Intel is gearing up to woo enthusiasts; plans are afoot by the tech major for the release of inexpensive CPUs with unlocked multipliers specifically for overclocking. If and when the release comes through, it would make life easier for overclockers as they would not have to spend big on personal computers.
Traditionally, neither Intel nor AMD were known for unlocking their CPUs for overclocking as they fear this might damage the chips. But the enthusiast market is notorious for pushing the clock-speeds of anything and everything they can get their hands on, so there isn’t much meaning in trying to keep it down. Over time, both AMD and Intel have started designing chips that have unlocked multipliers specifically for overclockers. AMD was the first to break the price barrier with its Black Edition chips back in 2007.
Now Intel seems to be ready to join the overclocking game. In an interview with Tweakers.net, marketing head for Intel’s chipset division Steve Peterson revealed that the company is looking at new affordable models with unlocked multipliers. While he did not reveal much, Peterson did say that the chips would be created for the LGA1156 form-factor and will be based on the Lynnfield and Clarkdale series of Core i-branded chips.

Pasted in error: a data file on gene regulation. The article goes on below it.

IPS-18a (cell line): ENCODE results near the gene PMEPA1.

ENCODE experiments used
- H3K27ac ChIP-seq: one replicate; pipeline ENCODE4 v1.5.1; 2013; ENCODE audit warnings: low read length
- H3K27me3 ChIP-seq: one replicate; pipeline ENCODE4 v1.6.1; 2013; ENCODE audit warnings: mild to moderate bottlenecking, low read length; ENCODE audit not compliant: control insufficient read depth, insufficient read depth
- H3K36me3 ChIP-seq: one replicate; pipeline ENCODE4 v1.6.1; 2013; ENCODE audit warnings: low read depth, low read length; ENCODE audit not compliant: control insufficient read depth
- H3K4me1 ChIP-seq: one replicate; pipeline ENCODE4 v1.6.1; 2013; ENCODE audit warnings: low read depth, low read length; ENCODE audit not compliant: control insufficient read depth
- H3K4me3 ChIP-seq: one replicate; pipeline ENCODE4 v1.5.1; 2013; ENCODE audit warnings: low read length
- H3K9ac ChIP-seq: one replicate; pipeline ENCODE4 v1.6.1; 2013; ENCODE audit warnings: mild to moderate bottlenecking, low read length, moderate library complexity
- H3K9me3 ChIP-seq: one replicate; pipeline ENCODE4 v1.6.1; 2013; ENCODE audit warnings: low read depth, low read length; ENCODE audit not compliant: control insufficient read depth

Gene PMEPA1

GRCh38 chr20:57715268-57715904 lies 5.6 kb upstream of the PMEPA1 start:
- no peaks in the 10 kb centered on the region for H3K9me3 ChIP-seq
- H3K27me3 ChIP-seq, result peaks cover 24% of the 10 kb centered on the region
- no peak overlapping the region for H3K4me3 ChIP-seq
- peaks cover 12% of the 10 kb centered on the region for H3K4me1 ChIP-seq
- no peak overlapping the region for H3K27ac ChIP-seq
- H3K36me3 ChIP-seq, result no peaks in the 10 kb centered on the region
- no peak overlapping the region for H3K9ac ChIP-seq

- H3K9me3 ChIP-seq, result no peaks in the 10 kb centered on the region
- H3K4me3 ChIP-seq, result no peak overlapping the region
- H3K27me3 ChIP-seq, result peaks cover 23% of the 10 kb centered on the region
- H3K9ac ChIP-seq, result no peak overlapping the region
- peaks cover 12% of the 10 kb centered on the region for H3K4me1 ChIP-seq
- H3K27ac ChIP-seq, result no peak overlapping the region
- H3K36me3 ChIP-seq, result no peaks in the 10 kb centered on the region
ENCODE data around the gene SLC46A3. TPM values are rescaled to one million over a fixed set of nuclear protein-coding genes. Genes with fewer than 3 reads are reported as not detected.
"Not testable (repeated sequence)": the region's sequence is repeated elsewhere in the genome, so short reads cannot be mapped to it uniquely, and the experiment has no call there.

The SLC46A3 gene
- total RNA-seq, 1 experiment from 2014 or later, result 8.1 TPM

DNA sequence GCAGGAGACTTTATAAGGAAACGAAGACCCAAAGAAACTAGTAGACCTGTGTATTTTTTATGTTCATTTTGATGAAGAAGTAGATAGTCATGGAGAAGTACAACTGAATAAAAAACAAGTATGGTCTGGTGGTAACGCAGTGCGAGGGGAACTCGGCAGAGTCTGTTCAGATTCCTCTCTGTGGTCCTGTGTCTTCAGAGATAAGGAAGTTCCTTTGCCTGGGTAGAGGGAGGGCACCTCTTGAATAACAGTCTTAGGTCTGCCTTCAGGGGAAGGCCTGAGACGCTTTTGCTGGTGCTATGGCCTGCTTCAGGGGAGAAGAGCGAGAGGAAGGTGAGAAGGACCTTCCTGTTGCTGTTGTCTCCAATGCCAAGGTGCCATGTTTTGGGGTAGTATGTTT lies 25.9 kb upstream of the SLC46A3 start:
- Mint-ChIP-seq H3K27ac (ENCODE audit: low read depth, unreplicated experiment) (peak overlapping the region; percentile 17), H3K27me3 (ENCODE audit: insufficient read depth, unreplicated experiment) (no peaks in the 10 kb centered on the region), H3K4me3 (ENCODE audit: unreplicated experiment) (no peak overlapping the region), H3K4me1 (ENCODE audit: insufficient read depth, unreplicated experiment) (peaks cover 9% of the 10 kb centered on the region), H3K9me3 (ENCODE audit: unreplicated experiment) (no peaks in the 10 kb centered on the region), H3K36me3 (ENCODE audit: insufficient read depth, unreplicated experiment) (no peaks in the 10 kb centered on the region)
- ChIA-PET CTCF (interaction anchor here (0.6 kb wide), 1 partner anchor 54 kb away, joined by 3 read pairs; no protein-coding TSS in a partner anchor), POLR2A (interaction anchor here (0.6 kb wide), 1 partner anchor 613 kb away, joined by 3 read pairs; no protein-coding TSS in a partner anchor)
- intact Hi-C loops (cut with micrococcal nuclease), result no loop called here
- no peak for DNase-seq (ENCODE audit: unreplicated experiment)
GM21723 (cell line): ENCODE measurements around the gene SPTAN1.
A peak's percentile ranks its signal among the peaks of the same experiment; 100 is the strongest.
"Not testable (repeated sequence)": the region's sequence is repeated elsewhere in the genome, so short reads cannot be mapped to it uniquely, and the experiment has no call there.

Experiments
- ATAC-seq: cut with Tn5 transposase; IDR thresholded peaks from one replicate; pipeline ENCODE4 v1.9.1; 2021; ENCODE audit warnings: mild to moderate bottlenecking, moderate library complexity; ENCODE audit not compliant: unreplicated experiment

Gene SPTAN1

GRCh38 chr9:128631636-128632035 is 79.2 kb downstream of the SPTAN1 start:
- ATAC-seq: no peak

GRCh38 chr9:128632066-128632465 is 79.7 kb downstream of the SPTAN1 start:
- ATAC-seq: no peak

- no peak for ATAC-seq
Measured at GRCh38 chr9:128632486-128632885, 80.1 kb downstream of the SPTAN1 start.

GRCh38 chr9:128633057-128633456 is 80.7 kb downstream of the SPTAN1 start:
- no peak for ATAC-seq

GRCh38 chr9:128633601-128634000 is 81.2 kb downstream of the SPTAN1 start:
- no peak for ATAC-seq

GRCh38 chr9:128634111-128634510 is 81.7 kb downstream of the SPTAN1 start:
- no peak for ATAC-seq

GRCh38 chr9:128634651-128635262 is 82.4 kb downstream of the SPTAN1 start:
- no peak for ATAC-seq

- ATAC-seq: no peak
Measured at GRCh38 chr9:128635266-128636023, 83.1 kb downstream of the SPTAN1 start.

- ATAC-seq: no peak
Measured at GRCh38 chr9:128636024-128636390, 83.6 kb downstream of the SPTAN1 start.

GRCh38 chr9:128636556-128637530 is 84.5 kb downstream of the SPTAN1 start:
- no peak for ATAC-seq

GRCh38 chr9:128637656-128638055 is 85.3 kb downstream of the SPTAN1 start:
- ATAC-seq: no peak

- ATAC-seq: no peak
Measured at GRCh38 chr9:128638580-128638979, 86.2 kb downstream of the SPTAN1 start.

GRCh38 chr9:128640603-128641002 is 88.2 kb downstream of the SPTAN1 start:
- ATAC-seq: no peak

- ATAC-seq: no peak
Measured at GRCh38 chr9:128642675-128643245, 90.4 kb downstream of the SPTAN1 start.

Intel already has Turbo Boost available on these chipsets, which automatically overclocks those processing cores that are needed and shuts down those that are not in use. With unlocked multipliers, it would be interesting to see how Turbo Boost works, because the system turns itself off if any of Intel’s modern Extreme Edition microprocessors are overclocked. If that’s the case then enthusiasts will have to rely on their own skills for generating extreme speeds from single-threaded or dual-threaded applications or overclocking an inexpensive four-core chip.
This move of offering chips with unlocked multipliers is not a first for Intel; the company already carried out a pilot in China in August 2009 when it sold its Pentium 6500K CPUs with an unlocked multiplier. The company had plans to use the pilot as a base for the decision to launch similar CPUs across the world.
Looks like the results from the pilot must have been encouraging enough, because Intel is ready to roll out new unlocked chips.
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